Oil floats on water. It’s true.
They do not mix, not a bit. I spilled some oil on the outside of my car many years ago, while I was refilling it, and I tried in vain to rinse it off with a garden hose. Not only did it not wash off, my friend Matty saw me doing it and had a lot of fun mocking me for it.
“Bill, did you take chemistry in school?”
“Yes, I know–”
“Have you ever eaten a salad?”
“Have you ever read a book?”
Matty made fun of me a lot. We were best friends, that’s what you did. He did it a lot.
Oil on a wet road is beautiful. Yes, it’s a contaminant that shouldn’t be allowed to seep into the water table, but still, it’s beautiful, a riot of color on a dark and gritty background.
See, oil floats on water. I know that now. I knew it then, really, I was just hoping the force of the water would be enough to sluice the oil off the car, but Matty saw a weakness and went for it. He could never help himself, not with little things like that or job openings or with girlfriends.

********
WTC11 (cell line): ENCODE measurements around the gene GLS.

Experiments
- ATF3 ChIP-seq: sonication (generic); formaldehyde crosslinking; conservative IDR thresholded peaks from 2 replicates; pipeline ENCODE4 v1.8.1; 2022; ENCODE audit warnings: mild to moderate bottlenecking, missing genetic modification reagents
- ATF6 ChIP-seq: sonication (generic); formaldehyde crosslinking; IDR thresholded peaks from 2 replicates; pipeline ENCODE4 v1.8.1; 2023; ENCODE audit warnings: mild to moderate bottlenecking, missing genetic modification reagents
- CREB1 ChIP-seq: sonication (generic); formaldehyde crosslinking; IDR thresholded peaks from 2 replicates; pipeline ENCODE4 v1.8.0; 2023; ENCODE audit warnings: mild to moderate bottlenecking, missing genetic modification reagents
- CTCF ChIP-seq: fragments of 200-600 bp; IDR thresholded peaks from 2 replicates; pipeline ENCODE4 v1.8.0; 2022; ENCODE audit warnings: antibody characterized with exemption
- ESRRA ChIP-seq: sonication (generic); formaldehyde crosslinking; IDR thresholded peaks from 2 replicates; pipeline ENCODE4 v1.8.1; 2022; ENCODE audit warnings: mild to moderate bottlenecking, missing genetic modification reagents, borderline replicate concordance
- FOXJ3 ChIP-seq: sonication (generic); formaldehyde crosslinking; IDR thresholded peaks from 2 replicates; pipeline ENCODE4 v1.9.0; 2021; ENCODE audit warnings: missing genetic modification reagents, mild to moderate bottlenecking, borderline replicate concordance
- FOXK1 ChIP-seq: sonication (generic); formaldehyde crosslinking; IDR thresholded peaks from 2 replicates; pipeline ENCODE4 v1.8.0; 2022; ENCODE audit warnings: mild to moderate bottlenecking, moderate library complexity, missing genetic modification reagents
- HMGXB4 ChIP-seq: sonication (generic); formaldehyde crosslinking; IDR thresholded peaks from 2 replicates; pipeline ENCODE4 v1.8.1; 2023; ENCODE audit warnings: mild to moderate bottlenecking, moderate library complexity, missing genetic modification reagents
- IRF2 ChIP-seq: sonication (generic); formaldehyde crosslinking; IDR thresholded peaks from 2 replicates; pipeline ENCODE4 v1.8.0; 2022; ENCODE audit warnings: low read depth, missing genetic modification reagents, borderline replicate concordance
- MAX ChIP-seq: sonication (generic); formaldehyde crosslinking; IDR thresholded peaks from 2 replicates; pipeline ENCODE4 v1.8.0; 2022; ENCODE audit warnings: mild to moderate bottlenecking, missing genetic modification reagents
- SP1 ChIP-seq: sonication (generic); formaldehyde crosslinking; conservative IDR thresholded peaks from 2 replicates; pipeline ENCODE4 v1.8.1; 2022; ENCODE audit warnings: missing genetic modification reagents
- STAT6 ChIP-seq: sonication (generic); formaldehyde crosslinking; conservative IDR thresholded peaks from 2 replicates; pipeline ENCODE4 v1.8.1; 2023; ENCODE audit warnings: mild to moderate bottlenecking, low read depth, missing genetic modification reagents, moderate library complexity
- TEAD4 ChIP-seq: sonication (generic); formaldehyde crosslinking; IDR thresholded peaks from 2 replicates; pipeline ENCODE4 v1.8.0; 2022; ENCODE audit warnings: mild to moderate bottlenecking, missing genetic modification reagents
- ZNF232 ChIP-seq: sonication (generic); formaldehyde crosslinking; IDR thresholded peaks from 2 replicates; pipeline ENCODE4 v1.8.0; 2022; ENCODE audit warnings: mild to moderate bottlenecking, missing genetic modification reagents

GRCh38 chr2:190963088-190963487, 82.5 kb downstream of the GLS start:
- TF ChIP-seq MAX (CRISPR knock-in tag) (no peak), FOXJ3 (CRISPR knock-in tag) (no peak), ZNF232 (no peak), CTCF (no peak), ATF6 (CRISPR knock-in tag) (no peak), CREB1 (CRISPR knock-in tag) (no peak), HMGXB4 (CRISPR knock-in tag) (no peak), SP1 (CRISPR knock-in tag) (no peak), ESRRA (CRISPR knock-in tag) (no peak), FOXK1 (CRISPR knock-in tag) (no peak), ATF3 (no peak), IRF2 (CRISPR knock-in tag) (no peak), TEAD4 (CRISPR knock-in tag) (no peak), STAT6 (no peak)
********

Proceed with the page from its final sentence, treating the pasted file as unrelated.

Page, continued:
Commercial oil formulations usually contain a surfactant, an additive that causes the oil drops to spread out into a thin film on top of the water. That film is thickest in the center of the tiny little oil slick, and thinnest at the periphery.
That means it reflects light differently from the center to the outside, creating a dazzling display of colors that almost but didn’t quite overlap.
Little circular rainbows.
Little rainbows, one after the other, leading me across the deserted road like a trail of iridescent art. Over to where Matty’s car, mangled and upside down, was still rocking gently to a halt.
There had been noises inside earlier, horrible, gargly noises. They stopped, eventually, while I was looking at the rainbows.
Brake fluid makes rainbows, too. And there was such a lot of it.
I watched it, for a long time.